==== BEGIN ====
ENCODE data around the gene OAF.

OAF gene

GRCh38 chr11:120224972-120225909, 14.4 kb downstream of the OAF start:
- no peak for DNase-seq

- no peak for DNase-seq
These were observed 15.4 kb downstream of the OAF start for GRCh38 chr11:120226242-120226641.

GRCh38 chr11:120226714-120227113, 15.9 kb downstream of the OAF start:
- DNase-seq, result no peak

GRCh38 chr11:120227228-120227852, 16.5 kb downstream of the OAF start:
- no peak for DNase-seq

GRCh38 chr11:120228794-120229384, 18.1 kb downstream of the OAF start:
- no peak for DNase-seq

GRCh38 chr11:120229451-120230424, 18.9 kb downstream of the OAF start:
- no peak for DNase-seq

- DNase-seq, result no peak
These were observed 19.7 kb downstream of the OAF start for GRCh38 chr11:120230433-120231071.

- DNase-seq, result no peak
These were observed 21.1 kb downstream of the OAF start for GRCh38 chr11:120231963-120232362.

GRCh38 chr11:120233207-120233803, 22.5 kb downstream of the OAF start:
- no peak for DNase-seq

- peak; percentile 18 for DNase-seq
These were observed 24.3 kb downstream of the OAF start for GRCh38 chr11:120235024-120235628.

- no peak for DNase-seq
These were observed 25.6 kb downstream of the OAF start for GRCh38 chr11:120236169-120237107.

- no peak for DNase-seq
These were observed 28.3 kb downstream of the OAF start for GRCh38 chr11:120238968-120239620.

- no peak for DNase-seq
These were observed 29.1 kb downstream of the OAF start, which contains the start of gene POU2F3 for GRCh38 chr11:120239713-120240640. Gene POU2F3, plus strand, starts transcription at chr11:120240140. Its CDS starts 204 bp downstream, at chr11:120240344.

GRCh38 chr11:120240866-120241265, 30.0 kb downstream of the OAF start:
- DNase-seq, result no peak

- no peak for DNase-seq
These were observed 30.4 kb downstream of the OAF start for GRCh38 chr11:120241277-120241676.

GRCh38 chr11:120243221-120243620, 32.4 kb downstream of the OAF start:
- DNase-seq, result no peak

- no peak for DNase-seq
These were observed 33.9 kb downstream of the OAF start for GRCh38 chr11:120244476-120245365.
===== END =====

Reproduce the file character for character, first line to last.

ENCODE data around the gene OAF.

OAF gene

GRCh38 chr11:120224972-120225909, 14.4 kb downstream of the OAF start:
- no peak for DNase-seq

- no peak for DNase-seq
These were observed 15.4 kb downstream of the OAF start for GRCh38 chr11:120226242-120226641.

GRCh38 chr11:120226714-120227113, 15.9 kb downstream of the OAF start:
- DNase-seq, result no peak

GRCh38 chr11:120227228-120227852, 16.5 kb downstream of the OAF start:
- no peak for DNase-seq

GRCh38 chr11:120228794-120229384, 18.1 kb downstream of the OAF start:
- no peak for DNase-seq

GRCh38 chr11:120229451-120230424, 18.9 kb downstream of the OAF start:
- no peak for DNase-seq

- DNase-seq, result no peak
These were observed 19.7 kb downstream of the OAF start for GRCh38 chr11:120230433-120231071.

- DNase-seq, result no peak
These were observed 21.1 kb downstream of the OAF start for GRCh38 chr11:120231963-120232362.

GRCh38 chr11:120233207-120233803, 22.5 kb downstream of the OAF start:
- no peak for DNase-seq

- peak; percentile 18 for DNase-seq
These were observed 24.3 kb downstream of the OAF start for GRCh38 chr11:120235024-120235628.

- no peak for DNase-seq
These were observed 25.6 kb downstream of the OAF start for GRCh38 chr11:120236169-120237107.

- no peak for DNase-seq
These were observed 28.3 kb downstream of the OAF start for GRCh38 chr11:120238968-120239620.

- no peak for DNase-seq
These were observed 29.1 kb downstream of the OAF start, which contains the start of gene POU2F3 for GRCh38 chr11:120239713-120240640. Gene POU2F3, plus strand, starts transcription at chr11:120240140. Its CDS starts 204 bp downstream, at chr11:120240344.

GRCh38 chr11:120240866-120241265, 30.0 kb downstream of the OAF start:
- DNase-seq, result no peak

- no peak for DNase-seq
These were observed 30.4 kb downstream of the OAF start for GRCh38 chr11:120241277-120241676.

GRCh38 chr11:120243221-120243620, 32.4 kb downstream of the OAF start:
- DNase-seq, result no peak

- no peak for DNase-seq
These were observed 33.9 kb downstream of the OAF start for GRCh38 chr11:120244476-120245365.